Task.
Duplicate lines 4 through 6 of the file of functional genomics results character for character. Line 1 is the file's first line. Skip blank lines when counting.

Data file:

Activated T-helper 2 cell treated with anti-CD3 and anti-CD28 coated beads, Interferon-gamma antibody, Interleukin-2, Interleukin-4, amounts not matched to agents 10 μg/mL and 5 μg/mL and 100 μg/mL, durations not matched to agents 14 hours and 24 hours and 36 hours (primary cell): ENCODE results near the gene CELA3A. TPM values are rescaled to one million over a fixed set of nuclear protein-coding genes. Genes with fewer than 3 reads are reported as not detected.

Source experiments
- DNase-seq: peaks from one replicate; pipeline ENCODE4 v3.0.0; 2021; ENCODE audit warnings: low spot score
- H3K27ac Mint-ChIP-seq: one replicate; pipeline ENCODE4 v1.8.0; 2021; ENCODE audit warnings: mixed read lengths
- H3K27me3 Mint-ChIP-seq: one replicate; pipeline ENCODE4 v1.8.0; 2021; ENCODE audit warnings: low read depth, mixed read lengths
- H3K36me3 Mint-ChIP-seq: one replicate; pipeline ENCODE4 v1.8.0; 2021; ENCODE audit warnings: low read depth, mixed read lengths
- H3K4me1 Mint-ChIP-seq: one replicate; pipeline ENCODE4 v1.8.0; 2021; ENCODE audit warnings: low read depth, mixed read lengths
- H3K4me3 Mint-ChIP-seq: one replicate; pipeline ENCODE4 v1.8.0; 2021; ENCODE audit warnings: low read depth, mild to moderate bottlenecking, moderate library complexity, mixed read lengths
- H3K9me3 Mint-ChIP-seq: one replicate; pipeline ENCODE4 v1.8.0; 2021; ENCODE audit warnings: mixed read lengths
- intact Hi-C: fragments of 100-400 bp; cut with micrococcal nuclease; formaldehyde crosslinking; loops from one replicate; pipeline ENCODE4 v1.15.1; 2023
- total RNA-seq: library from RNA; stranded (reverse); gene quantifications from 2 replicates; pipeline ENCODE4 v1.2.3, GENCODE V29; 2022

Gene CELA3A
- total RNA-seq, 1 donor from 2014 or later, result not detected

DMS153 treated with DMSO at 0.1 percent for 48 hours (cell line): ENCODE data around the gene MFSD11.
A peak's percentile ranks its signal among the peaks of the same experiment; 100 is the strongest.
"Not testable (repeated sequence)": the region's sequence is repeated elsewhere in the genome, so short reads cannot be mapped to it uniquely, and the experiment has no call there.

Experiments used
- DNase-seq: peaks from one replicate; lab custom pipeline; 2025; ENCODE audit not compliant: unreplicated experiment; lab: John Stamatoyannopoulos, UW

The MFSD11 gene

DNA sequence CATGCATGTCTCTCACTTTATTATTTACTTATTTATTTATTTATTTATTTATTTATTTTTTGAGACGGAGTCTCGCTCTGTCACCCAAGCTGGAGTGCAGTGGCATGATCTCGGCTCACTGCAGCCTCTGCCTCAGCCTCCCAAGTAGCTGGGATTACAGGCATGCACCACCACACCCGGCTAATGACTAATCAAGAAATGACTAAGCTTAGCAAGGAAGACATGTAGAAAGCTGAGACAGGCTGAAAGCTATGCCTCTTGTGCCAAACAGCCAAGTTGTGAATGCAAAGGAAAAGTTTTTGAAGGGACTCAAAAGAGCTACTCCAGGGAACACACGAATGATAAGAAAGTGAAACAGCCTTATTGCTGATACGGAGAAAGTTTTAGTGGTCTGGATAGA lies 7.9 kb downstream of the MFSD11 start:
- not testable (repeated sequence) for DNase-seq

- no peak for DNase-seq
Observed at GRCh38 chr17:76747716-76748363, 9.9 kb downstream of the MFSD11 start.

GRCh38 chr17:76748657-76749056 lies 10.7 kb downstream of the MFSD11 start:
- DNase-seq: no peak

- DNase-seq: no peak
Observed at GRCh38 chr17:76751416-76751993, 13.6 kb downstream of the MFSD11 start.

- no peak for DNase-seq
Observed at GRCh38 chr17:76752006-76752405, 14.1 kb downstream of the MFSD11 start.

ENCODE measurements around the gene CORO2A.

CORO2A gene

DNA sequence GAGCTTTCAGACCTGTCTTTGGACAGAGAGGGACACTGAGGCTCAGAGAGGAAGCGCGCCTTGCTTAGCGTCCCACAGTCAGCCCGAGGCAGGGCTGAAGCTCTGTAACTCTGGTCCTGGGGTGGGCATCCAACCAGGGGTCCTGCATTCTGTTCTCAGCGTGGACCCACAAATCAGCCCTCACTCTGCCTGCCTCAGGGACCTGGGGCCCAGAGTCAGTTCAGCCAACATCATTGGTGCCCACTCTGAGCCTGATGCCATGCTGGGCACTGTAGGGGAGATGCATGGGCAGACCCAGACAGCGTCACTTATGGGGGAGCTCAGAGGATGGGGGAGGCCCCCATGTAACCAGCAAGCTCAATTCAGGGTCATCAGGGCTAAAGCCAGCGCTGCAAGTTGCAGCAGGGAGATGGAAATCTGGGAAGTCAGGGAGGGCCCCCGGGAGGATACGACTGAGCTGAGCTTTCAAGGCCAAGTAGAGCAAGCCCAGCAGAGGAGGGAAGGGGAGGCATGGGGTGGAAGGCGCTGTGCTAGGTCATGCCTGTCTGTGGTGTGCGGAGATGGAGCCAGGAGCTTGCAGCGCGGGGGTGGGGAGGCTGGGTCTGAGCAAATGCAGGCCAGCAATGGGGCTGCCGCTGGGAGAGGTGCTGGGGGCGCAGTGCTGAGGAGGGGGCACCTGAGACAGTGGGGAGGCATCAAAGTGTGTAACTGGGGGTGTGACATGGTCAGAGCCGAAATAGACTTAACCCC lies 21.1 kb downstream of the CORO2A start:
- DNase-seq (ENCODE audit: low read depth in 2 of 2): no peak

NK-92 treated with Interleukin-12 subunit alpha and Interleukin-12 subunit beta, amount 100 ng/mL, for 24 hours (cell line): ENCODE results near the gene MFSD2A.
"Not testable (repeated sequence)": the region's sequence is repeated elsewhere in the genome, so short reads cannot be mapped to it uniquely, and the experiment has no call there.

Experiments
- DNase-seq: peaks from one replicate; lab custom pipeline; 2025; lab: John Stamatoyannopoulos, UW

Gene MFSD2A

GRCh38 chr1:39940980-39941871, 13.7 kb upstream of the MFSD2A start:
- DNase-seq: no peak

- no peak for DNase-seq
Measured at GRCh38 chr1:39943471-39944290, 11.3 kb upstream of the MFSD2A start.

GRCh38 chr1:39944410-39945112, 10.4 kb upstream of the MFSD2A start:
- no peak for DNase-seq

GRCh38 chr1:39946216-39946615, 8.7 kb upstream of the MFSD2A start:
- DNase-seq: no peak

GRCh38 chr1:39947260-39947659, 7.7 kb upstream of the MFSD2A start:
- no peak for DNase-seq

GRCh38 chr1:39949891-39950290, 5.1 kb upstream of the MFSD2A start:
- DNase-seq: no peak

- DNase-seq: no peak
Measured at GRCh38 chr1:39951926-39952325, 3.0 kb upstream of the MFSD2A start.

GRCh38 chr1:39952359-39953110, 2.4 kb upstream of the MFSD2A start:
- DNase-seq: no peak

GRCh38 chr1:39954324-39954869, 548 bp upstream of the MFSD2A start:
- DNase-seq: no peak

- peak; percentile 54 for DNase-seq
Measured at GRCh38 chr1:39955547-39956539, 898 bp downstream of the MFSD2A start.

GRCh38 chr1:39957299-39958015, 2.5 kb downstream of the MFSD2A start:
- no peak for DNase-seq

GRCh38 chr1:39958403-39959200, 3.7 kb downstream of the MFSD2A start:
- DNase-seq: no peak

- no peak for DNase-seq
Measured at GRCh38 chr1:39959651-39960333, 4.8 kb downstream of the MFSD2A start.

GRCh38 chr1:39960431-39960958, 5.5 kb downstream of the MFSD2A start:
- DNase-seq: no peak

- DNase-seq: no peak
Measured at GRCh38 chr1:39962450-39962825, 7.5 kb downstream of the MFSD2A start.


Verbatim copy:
- H3K27ac Mint-ChIP-seq: one replicate; pipeline ENCODE4 v1.8.0; 2021; ENCODE audit warnings: mixed read lengths
- H3K27me3 Mint-ChIP-seq: one replicate; pipeline ENCODE4 v1.8.0; 2021; ENCODE audit warnings: low read depth, mixed read lengths
- H3K36me3 Mint-ChIP-seq: one replicate; pipeline ENCODE4 v1.8.0; 2021; ENCODE audit warnings: low read depth, mixed read lengths